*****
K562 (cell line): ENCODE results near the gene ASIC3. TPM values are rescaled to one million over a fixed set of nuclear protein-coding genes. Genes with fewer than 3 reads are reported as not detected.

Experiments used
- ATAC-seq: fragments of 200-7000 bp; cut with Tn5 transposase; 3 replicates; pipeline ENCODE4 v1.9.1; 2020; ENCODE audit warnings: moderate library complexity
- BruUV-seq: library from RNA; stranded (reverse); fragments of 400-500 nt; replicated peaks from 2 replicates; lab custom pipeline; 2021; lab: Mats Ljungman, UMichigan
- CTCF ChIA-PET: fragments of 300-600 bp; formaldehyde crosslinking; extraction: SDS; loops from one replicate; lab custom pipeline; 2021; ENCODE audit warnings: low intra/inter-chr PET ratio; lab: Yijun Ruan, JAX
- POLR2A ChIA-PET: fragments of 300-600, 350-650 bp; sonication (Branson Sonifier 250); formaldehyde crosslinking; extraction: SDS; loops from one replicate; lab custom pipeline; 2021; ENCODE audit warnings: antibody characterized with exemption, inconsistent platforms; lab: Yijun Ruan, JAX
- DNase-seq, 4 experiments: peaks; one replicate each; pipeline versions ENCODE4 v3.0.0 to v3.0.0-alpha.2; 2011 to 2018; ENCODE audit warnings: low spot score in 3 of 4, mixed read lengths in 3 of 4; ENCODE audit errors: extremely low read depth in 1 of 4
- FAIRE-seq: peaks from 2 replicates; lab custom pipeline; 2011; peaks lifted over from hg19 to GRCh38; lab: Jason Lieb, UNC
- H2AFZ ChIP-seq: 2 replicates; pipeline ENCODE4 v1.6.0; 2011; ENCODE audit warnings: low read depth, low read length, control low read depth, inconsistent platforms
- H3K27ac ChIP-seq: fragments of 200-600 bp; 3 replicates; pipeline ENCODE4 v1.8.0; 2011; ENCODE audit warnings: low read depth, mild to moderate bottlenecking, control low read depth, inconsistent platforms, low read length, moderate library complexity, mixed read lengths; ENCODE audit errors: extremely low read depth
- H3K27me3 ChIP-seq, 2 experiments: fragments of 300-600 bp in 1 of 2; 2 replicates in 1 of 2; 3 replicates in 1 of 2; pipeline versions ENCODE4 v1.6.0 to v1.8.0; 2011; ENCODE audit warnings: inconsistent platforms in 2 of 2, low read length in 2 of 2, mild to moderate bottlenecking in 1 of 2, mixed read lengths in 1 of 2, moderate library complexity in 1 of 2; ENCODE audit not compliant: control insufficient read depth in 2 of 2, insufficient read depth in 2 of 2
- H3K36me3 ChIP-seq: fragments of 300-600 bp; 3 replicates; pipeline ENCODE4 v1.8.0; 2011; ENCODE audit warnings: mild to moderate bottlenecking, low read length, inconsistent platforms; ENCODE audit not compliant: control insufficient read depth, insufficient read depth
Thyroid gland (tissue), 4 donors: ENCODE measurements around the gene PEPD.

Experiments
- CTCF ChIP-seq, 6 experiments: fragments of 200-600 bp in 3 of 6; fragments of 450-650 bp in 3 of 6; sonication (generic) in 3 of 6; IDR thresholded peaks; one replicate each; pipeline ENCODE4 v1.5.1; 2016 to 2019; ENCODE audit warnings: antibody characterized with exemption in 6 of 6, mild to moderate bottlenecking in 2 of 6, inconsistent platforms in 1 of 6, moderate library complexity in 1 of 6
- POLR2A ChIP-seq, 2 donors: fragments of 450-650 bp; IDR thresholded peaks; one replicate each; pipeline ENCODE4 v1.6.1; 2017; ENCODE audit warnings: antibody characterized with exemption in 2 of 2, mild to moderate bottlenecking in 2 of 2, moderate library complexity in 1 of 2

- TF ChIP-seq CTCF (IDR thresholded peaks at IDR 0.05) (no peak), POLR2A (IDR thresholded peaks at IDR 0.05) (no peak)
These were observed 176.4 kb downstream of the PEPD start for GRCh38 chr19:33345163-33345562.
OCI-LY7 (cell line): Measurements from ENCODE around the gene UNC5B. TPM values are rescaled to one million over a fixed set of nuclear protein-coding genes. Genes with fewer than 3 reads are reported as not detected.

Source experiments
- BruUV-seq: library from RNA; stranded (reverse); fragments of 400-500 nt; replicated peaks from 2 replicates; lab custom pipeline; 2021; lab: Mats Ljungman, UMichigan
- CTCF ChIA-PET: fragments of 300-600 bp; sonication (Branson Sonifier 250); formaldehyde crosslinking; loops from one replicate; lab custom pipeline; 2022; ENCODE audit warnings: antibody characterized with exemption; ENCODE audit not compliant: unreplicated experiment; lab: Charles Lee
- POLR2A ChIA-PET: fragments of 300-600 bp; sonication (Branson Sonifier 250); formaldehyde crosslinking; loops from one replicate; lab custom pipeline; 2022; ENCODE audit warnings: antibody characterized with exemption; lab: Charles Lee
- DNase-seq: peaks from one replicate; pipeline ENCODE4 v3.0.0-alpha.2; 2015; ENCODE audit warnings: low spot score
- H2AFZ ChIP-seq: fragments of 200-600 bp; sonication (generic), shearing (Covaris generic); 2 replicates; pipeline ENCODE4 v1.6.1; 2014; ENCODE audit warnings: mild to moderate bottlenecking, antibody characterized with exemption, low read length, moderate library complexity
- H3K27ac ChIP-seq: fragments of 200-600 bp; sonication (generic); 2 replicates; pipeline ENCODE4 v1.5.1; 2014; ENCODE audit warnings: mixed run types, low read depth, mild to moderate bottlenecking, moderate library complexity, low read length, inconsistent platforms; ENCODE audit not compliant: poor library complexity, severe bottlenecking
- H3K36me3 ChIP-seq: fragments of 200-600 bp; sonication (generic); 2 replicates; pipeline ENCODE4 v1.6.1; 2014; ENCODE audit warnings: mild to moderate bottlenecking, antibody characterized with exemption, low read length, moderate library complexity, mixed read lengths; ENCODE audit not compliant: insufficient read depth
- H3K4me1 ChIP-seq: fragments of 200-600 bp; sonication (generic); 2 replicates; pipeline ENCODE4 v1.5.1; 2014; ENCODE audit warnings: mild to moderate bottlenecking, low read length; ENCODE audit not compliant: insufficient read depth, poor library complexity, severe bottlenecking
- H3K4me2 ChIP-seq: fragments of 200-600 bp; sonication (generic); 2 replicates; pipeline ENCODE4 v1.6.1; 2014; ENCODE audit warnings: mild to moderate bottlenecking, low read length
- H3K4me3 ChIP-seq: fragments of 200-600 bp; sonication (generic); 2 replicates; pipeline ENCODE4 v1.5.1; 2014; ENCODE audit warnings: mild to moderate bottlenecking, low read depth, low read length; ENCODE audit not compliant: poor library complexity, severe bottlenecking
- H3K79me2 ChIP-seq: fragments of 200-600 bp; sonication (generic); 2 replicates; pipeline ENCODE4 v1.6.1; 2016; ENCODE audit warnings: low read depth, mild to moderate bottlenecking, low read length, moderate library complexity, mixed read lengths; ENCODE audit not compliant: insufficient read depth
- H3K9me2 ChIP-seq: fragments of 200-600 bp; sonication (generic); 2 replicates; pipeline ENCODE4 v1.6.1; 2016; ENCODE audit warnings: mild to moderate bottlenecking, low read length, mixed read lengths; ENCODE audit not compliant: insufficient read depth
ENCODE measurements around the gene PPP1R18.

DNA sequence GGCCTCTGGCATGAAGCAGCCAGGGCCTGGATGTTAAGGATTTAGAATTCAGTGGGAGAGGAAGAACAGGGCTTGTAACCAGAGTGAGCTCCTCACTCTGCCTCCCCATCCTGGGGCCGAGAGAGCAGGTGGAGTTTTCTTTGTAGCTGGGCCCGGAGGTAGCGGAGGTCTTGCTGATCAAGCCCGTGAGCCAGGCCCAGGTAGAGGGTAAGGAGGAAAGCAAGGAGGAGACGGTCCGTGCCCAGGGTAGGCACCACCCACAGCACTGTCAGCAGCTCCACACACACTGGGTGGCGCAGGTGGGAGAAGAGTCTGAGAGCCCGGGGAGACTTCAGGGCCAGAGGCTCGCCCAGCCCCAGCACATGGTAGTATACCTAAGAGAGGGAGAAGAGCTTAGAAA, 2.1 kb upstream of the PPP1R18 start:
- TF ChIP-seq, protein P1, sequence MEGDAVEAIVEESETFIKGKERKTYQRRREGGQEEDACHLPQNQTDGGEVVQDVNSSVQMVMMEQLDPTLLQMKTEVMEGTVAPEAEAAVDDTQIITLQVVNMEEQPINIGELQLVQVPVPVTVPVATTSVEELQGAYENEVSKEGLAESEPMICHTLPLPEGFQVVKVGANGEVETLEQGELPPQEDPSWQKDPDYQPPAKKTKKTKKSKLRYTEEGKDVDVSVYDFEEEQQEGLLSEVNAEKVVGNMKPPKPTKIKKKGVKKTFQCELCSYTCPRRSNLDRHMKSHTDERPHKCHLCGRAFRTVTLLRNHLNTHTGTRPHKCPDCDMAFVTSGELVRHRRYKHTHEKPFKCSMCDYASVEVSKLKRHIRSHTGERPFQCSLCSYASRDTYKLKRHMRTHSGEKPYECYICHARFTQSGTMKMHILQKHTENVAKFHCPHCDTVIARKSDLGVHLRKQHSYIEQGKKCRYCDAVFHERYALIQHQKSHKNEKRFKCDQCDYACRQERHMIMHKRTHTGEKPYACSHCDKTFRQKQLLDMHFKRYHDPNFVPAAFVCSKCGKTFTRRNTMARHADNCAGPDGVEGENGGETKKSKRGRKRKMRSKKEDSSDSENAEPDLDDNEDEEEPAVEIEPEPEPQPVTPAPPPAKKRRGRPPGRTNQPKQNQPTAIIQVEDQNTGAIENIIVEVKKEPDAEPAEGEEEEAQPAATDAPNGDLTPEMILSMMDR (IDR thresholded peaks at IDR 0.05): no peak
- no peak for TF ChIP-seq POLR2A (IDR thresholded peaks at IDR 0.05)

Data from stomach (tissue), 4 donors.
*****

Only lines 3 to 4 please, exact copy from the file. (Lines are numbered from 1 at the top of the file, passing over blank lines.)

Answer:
- ATAC-seq: fragments of 200-7000 bp; cut with Tn5 transposase; 3 replicates; pipeline ENCODE4 v1.9.1; 2020; ENCODE audit warnings: moderate library complexity
- BruUV-seq: library from RNA; stranded (reverse); fragments of 400-500 nt; replicated peaks from 2 replicates; lab custom pipeline; 2021; lab: Mats Ljungman, UMichigan